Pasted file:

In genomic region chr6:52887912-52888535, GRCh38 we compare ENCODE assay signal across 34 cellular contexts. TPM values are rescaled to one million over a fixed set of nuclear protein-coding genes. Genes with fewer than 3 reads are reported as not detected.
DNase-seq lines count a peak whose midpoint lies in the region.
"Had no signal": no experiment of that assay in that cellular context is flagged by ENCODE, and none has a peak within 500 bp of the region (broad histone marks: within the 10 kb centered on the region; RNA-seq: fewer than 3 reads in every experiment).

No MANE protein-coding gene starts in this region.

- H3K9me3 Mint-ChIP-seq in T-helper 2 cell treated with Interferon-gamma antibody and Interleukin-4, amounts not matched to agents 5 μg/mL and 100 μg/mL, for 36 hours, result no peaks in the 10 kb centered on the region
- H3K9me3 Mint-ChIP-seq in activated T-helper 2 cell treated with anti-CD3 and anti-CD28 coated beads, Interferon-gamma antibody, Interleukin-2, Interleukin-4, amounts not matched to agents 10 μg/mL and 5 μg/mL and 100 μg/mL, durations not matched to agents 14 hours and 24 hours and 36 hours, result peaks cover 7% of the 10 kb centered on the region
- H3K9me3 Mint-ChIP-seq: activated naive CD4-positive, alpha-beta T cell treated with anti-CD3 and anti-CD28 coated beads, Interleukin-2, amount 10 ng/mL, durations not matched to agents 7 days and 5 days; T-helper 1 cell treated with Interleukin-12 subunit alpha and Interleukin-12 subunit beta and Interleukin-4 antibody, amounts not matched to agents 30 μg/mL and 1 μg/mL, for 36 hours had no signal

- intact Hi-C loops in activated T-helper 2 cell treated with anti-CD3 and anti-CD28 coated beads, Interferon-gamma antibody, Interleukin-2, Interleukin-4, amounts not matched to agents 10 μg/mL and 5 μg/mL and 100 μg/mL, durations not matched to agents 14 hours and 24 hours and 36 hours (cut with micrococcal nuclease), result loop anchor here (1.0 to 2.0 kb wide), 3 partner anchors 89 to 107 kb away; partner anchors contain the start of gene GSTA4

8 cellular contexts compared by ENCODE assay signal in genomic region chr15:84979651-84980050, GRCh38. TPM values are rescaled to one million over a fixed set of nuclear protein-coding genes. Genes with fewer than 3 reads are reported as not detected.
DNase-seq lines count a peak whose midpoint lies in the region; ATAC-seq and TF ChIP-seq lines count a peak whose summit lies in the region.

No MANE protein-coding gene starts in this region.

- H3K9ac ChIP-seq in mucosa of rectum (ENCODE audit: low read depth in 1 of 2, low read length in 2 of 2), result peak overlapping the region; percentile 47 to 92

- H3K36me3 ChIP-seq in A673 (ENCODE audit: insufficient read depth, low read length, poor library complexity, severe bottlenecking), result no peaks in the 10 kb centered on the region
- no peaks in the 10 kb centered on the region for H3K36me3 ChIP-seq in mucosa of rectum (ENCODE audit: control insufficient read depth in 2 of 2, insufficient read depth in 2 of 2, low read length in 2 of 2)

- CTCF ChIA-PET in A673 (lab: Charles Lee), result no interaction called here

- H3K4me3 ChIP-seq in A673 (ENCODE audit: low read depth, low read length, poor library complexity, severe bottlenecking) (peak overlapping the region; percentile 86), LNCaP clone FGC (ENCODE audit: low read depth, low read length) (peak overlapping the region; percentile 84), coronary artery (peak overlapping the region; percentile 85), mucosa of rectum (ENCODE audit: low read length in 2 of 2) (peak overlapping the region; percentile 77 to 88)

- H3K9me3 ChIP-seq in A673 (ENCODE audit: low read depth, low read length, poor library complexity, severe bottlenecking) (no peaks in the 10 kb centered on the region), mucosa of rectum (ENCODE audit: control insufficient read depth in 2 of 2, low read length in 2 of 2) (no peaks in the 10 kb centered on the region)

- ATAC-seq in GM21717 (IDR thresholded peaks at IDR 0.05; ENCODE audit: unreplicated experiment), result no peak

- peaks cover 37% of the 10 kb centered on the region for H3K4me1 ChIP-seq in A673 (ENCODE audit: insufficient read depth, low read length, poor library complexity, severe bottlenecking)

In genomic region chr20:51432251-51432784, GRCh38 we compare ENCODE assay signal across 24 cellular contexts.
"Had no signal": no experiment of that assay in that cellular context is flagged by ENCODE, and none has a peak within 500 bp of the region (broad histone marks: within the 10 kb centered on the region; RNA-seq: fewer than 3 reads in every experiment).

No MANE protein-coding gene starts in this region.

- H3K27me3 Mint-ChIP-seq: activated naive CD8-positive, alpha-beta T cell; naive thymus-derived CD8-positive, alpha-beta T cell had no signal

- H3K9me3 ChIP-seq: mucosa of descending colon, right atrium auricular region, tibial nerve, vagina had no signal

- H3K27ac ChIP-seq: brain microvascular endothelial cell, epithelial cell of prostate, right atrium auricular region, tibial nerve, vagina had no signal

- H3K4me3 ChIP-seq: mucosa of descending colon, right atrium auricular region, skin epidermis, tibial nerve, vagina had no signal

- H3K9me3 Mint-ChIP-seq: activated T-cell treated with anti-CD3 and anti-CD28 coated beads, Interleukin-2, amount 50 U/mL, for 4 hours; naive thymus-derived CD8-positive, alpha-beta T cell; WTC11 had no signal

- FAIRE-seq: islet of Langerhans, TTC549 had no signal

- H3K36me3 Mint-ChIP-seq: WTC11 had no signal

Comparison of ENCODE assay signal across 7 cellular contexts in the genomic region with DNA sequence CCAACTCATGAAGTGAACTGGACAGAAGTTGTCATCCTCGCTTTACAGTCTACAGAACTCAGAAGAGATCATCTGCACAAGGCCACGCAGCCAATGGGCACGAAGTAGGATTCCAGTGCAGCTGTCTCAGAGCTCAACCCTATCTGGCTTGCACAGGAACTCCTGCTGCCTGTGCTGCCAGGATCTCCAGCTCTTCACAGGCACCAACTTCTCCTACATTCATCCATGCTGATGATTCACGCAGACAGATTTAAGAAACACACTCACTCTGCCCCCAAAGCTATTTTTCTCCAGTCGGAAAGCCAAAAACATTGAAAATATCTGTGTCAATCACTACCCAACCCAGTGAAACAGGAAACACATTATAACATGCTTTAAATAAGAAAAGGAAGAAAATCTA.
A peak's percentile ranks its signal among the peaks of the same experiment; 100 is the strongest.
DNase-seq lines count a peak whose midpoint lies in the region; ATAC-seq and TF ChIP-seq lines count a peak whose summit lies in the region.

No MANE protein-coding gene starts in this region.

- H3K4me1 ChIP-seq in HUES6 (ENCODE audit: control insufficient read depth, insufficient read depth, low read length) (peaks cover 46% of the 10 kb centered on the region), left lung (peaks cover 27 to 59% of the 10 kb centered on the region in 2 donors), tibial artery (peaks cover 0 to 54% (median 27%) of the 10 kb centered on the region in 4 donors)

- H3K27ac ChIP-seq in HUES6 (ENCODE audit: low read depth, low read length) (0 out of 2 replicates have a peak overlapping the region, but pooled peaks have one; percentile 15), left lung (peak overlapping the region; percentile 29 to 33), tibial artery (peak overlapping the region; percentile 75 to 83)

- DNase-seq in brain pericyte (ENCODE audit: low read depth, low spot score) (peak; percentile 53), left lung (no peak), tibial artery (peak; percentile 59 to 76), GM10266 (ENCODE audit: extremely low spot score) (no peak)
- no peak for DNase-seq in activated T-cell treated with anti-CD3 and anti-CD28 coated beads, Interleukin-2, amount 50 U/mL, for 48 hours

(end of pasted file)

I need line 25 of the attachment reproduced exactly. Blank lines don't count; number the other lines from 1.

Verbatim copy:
- H3K27ac ChIP-seq: brain microvascular endothelial cell, epithelial cell of prostate, right atrium auricular region, tibial nerve, vagina had no signal